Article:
Negro Folk Rhymes Wise & Otherwise - online book

A detailed study of Negro folk music, includes lyrics & sheet music samples.

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midst of their instrumental compositions. I do not recall any case where lines were sung to the closing measures of the compositions.
It might seem odd to some that the grotesque Folk Rhyme should have given rise to comparatively long instrumental music compositions. I think the explanation is probably very simple. The African on his native heath had his crude ancestral drum as his leading musical instrument. He sang or shouted his war songs consisting of a few words, and of a few notes, then followed them up with the beating of his drum, perhaps for many minutes, or even for hours. In civilization, the banjo, fiddle, "quills," and "triangle" largely took the place of his drum. Thus the singing of opening strains and following them with the main body of the instrumental comĀ­position, is in keeping with the Negro's inherited law for instrumental compositions from his days of savagery. The rattling, distinct tones of the banjo, recalling unconsciously his inherited love for the rattle of the African ancestral drum, is probably the thing which caused that instrument to become a favorite among Negro slaves.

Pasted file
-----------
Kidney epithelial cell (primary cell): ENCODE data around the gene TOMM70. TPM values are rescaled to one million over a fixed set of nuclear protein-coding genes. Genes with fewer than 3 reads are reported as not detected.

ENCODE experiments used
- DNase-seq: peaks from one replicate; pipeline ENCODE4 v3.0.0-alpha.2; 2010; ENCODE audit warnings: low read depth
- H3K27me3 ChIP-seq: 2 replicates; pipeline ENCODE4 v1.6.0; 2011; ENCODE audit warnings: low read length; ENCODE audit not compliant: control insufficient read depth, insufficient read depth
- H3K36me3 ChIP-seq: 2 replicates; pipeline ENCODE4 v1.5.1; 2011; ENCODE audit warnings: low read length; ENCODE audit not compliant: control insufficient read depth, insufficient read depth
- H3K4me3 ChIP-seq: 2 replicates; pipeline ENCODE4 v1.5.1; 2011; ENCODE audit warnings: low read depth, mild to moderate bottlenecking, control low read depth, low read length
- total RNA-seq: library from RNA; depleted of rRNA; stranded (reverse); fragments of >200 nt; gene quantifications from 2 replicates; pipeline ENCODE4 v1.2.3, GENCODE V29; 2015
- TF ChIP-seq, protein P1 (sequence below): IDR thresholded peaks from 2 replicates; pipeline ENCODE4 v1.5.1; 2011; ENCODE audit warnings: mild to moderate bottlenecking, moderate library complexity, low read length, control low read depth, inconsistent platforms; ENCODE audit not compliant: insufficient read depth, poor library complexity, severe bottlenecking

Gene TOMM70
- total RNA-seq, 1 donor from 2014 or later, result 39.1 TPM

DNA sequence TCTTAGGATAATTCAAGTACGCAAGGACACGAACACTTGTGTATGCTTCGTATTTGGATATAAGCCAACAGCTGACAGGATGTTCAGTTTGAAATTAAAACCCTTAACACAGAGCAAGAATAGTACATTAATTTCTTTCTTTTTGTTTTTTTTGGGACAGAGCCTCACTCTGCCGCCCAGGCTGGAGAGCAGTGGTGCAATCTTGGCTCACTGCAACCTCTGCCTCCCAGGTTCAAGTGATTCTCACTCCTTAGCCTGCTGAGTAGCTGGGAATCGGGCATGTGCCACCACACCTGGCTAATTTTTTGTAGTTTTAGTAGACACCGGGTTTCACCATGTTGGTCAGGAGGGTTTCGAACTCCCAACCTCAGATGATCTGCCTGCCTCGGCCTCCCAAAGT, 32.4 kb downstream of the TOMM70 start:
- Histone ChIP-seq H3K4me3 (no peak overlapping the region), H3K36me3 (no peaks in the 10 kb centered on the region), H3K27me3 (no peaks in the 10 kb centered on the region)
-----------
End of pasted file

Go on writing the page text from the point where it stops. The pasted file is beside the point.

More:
I would next consider the relation of the Folk Rhymes to Negro child life. They were instilled into children as warnings. In the years closely fol-